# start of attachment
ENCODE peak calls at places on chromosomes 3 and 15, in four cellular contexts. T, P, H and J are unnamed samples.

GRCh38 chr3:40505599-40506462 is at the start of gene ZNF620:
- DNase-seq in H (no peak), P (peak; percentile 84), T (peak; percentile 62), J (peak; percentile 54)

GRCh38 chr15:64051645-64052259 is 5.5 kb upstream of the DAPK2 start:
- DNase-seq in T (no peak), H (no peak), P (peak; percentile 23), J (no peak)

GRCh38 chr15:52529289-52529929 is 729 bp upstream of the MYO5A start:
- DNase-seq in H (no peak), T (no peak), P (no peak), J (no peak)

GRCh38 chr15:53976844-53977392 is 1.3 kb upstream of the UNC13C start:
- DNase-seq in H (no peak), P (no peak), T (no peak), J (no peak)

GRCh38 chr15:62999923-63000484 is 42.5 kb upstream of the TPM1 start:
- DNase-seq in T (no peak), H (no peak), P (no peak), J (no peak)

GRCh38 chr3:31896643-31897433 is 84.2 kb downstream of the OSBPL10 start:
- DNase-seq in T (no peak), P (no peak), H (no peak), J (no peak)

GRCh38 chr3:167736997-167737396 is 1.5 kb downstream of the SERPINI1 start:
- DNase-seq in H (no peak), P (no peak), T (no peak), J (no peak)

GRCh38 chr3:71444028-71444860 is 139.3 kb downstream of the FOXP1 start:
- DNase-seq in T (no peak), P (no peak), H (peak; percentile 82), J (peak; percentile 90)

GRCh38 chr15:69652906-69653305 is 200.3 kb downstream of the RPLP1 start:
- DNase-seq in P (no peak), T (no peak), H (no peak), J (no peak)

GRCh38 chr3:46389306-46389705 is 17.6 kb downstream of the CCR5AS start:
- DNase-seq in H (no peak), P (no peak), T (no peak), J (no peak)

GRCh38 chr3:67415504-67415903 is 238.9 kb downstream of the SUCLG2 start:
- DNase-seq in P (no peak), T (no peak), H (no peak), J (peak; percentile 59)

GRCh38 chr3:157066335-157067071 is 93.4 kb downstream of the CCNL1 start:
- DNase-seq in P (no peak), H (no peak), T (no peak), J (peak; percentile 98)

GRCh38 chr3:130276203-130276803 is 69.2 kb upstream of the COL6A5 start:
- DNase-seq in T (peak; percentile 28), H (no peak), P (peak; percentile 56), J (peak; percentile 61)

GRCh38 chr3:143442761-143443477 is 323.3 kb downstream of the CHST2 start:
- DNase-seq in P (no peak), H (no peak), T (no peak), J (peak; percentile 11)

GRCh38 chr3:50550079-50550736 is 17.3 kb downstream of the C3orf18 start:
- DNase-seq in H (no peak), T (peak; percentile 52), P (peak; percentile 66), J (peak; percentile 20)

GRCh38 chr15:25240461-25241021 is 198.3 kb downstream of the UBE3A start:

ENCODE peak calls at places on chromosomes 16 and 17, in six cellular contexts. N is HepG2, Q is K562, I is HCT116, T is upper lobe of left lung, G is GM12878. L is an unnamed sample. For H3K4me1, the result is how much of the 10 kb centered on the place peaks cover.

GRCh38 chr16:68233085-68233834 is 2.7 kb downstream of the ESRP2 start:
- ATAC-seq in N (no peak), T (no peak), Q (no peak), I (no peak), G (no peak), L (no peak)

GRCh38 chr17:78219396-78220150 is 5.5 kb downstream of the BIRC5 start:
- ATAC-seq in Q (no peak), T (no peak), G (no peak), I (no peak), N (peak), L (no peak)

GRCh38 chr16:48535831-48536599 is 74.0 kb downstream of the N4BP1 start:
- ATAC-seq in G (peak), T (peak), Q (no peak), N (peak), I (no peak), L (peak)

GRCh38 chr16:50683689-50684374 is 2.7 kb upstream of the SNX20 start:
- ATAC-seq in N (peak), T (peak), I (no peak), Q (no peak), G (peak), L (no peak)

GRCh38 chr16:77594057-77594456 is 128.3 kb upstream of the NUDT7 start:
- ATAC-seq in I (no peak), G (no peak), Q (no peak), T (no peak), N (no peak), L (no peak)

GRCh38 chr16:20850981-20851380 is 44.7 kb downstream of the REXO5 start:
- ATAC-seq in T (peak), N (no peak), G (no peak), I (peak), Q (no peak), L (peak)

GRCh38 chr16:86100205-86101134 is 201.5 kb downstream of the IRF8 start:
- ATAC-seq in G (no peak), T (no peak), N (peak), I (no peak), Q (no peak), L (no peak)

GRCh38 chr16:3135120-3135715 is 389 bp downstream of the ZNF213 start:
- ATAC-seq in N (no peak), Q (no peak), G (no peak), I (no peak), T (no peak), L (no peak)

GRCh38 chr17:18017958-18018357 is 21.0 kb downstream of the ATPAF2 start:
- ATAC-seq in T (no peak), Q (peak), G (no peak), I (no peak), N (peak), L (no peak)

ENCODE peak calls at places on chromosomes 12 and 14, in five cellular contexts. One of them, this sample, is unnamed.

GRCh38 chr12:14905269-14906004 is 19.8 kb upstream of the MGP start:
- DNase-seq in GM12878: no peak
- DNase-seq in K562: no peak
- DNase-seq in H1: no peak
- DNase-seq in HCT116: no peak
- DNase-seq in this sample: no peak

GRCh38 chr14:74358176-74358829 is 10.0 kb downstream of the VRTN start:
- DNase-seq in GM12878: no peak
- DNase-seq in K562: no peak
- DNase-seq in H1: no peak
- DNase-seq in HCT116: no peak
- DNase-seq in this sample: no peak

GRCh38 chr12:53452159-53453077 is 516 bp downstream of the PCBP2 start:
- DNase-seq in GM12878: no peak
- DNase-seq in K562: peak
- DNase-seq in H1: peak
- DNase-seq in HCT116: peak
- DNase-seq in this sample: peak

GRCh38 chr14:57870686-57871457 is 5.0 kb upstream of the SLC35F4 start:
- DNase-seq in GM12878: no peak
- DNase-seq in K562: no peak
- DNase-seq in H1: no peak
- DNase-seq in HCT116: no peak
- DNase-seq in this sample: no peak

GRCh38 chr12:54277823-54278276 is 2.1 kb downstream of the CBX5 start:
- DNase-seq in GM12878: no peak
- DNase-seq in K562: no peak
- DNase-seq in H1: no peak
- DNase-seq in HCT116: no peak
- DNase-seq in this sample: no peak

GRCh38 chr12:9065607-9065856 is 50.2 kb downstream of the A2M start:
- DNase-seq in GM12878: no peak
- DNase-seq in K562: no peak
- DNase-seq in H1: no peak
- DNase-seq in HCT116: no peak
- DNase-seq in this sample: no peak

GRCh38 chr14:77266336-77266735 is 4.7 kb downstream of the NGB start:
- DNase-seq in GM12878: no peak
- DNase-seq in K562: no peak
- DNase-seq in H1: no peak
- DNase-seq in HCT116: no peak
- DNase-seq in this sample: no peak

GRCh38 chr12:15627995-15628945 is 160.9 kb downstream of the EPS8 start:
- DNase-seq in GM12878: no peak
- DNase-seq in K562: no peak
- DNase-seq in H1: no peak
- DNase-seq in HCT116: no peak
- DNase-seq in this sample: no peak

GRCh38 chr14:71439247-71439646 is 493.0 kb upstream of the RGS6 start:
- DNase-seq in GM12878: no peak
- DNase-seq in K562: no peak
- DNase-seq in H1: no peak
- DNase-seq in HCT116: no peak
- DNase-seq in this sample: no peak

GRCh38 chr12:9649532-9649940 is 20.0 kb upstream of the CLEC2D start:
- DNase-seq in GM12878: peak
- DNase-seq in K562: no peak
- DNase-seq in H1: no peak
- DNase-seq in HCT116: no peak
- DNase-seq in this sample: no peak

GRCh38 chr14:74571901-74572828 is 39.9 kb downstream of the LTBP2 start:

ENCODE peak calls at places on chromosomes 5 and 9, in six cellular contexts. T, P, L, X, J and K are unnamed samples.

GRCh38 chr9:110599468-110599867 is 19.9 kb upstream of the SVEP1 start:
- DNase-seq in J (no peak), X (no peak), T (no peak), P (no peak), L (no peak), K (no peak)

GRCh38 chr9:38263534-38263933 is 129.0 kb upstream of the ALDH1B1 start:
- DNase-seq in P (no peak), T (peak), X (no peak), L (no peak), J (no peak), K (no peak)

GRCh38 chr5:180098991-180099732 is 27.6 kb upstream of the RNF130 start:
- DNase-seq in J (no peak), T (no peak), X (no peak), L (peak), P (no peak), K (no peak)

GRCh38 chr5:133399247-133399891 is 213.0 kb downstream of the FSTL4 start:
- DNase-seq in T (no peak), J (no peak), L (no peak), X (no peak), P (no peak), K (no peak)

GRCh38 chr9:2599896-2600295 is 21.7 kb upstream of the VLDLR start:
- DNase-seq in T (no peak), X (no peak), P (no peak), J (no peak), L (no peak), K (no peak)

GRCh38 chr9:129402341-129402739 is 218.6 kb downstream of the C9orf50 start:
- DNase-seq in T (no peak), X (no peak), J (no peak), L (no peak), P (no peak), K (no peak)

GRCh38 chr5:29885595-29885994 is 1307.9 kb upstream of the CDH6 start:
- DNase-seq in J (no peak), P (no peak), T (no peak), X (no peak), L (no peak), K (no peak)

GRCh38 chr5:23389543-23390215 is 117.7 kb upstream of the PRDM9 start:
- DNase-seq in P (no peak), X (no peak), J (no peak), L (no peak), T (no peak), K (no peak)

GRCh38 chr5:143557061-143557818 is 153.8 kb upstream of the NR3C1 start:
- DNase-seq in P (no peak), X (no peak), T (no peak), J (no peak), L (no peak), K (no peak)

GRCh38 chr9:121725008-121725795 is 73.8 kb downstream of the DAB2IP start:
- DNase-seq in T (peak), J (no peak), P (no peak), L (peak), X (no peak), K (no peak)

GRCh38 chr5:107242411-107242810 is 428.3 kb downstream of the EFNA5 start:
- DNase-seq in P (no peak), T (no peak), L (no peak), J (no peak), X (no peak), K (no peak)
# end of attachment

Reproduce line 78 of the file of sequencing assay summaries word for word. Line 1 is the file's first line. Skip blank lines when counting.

- DNase-seq in GM12878: no peak